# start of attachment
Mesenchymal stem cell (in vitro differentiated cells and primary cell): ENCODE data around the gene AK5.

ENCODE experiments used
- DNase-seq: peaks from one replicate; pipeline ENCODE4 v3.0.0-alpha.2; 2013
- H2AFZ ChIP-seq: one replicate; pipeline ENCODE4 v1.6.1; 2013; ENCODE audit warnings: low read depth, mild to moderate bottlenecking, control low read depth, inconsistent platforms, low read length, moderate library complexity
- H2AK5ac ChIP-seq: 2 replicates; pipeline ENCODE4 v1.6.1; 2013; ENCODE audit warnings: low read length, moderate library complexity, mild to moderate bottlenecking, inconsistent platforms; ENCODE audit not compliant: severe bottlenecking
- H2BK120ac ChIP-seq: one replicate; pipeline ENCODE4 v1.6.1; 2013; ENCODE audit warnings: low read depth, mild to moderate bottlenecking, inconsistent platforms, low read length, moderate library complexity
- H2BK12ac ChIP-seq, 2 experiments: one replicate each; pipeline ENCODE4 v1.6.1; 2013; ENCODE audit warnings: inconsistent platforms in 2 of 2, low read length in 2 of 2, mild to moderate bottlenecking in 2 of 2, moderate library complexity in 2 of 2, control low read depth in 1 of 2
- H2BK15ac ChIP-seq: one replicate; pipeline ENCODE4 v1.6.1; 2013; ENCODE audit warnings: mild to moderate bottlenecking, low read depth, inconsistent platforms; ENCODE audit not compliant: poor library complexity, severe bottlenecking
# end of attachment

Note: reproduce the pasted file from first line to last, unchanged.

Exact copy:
Mesenchymal stem cell (in vitro differentiated cells and primary cell): ENCODE data around the gene AK5.

ENCODE experiments used
- DNase-seq: peaks from one replicate; pipeline ENCODE4 v3.0.0-alpha.2; 2013
- H2AFZ ChIP-seq: one replicate; pipeline ENCODE4 v1.6.1; 2013; ENCODE audit warnings: low read depth, mild to moderate bottlenecking, control low read depth, inconsistent platforms, low read length, moderate library complexity
- H2AK5ac ChIP-seq: 2 replicates; pipeline ENCODE4 v1.6.1; 2013; ENCODE audit warnings: low read length, moderate library complexity, mild to moderate bottlenecking, inconsistent platforms; ENCODE audit not compliant: severe bottlenecking
- H2BK120ac ChIP-seq: one replicate; pipeline ENCODE4 v1.6.1; 2013; ENCODE audit warnings: low read depth, mild to moderate bottlenecking, inconsistent platforms, low read length, moderate library complexity
- H2BK12ac ChIP-seq, 2 experiments: one replicate each; pipeline ENCODE4 v1.6.1; 2013; ENCODE audit warnings: inconsistent platforms in 2 of 2, low read length in 2 of 2, mild to moderate bottlenecking in 2 of 2, moderate library complexity in 2 of 2, control low read depth in 1 of 2
- H2BK15ac ChIP-seq: one replicate; pipeline ENCODE4 v1.6.1; 2013; ENCODE audit warnings: mild to moderate bottlenecking, low read depth, inconsistent platforms; ENCODE audit not compliant: poor library complexity, severe bottlenecking